What defines end-stage kidney, What is the gross appearance of end-stage kidneys End-stage kidney results from chronic, progressive disease. There is no recovery. The kidneys are reduced in size, distroted and firm (due to scarring) and pale.
If irreversible damage is done to the proximal tubule, will the rest of the nephron maintain function NO, nephrons are a functional unit and partial (irreversible) damage will leave the entire nephron non-functional.
What type of acute changes can occur in the glomerulus, What do chronic injuries do to the glomerulus The glomerulus can respond to acute injury with proliferation or necrosis; rupture or thickening of the basement membrane; infiltration of inflammatory cells. Chronic injuries cause fibrosis and atrophy (followed by atrophy of renal tubular epithelium)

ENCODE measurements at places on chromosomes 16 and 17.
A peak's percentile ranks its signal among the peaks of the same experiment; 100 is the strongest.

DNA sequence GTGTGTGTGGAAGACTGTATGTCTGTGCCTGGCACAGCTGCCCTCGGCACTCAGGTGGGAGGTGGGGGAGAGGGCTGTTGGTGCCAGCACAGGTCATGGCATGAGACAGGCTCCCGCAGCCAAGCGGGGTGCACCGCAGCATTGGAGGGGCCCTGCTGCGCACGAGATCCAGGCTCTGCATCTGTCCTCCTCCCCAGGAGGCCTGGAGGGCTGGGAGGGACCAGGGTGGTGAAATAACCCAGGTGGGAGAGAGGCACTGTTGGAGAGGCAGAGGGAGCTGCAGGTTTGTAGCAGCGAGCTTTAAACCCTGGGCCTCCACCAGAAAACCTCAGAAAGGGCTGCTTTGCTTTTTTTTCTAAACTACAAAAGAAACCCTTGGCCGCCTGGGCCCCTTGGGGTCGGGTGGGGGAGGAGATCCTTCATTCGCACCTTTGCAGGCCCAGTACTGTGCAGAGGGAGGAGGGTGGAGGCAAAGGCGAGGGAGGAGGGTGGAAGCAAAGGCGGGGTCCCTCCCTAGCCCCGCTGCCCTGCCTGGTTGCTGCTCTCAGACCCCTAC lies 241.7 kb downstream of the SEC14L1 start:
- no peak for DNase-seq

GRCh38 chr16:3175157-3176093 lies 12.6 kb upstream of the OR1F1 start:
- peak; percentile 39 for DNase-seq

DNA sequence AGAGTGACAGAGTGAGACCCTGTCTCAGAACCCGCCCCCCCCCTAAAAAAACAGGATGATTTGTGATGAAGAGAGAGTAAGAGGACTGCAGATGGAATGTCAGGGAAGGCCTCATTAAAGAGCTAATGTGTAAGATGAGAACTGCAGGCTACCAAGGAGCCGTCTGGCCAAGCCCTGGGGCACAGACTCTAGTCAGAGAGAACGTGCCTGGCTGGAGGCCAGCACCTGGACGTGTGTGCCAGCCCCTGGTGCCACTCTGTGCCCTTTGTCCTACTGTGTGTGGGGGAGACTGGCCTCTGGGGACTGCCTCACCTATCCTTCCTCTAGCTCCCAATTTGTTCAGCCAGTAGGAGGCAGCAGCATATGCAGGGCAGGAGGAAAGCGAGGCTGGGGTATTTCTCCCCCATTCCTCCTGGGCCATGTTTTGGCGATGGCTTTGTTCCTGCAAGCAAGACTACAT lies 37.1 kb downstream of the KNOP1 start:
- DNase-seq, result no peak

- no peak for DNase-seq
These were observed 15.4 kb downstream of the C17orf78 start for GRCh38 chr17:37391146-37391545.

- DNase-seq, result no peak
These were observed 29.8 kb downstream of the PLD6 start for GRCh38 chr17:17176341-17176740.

T/F Renal tubules are non-regenerative FALSE, Renal tubular epithelium CAN regenerate, but only if the basement membrane is intact.
Give possible signs of acute damage in renal interstitium Inflammation, hemorrhage or edema may be signs of acute injury in renal interstitium.
What might be seen in renal interstitium after chronic injuries Inflammation and fibrosis indicate chronic injury.
List three major pre/extra-renal categories or causes for renal lesions/dysfunction Pre-renal disorders are related to disorders of circulation, ADH, or aldosterone.
What is most common pre-renal cause of renal lesions Circulatory disturbances are the most common pre-renal cause of renal disorders.
Describe the normal blood flow to the kidney The renal artery splits into interlobar arteries, to arcuate arteries, to interlobular, to afferent arterioles, to glomerular capillary tufts, to efferent arterioles, to the peritubular capillary plexus.
How does underperfusion lead to renal damage, What signs are associated with this Low bloodflow causes low GFR, which leads to azotemia. The response to low blood flow is conservation of water and sodium, so there will be oliguria and conced urine.Severe, prolonged reduced perfusion causes ischemic necrosis and primary renal failure